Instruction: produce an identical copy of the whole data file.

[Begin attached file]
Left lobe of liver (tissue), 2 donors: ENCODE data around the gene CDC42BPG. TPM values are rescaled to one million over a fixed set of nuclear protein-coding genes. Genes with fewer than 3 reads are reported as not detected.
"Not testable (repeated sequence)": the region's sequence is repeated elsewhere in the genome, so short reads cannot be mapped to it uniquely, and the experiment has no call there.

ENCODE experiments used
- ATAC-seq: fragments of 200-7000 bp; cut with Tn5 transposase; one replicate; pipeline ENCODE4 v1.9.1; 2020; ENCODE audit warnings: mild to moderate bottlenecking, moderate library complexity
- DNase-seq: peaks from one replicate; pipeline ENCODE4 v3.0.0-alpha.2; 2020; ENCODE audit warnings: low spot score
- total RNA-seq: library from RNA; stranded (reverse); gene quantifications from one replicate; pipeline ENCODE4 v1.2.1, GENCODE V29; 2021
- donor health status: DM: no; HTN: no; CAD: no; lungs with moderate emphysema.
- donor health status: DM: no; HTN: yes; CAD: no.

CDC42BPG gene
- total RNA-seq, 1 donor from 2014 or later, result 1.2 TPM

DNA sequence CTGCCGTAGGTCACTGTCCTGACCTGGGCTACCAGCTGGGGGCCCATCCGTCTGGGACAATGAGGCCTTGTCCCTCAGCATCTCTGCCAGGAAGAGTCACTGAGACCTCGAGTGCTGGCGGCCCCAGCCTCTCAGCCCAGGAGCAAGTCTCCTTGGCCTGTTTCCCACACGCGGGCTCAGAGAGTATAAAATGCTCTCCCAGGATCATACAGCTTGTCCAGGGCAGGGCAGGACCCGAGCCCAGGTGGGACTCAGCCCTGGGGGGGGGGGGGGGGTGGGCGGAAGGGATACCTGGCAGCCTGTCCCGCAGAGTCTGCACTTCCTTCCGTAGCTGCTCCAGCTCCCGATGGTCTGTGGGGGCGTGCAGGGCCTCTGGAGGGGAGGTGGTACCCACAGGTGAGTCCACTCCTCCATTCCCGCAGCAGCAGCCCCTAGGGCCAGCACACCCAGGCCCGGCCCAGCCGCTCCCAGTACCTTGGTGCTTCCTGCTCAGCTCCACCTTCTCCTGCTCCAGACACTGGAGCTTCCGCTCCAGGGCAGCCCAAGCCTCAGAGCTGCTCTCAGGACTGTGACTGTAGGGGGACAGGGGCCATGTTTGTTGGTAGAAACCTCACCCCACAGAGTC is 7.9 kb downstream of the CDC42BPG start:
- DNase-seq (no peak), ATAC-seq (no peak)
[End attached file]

Left lobe of liver (tissue), 2 donors: ENCODE data around the gene CDC42BPG. TPM values are rescaled to one million over a fixed set of nuclear protein-coding genes. Genes with fewer than 3 reads are reported as not detected.
"Not testable (repeated sequence)": the region's sequence is repeated elsewhere in the genome, so short reads cannot be mapped to it uniquely, and the experiment has no call there.

ENCODE experiments used
- ATAC-seq: fragments of 200-7000 bp; cut with Tn5 transposase; one replicate; pipeline ENCODE4 v1.9.1; 2020; ENCODE audit warnings: mild to moderate bottlenecking, moderate library complexity
- DNase-seq: peaks from one replicate; pipeline ENCODE4 v3.0.0-alpha.2; 2020; ENCODE audit warnings: low spot score
- total RNA-seq: library from RNA; stranded (reverse); gene quantifications from one replicate; pipeline ENCODE4 v1.2.1, GENCODE V29; 2021
- donor health status: DM: no; HTN: no; CAD: no; lungs with moderate emphysema.
- donor health status: DM: no; HTN: yes; CAD: no.

CDC42BPG gene
- total RNA-seq, 1 donor from 2014 or later, result 1.2 TPM

DNA sequence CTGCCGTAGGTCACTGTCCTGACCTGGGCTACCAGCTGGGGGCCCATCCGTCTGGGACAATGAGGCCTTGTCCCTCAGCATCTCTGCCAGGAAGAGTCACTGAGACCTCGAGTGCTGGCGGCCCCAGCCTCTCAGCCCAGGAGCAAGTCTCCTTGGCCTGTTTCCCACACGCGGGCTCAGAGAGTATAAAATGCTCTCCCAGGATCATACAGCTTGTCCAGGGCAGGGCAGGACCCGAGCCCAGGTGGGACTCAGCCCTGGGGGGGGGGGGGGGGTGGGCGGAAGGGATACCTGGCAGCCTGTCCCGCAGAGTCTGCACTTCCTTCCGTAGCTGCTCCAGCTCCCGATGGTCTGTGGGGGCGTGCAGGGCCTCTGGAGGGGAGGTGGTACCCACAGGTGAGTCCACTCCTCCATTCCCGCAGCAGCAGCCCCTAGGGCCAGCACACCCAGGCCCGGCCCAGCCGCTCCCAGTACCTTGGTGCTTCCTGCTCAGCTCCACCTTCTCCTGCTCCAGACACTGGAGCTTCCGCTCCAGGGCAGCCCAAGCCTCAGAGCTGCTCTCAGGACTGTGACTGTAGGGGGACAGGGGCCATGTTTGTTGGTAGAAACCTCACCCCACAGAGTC is 7.9 kb downstream of the CDC42BPG start:
- DNase-seq (no peak), ATAC-seq (no peak)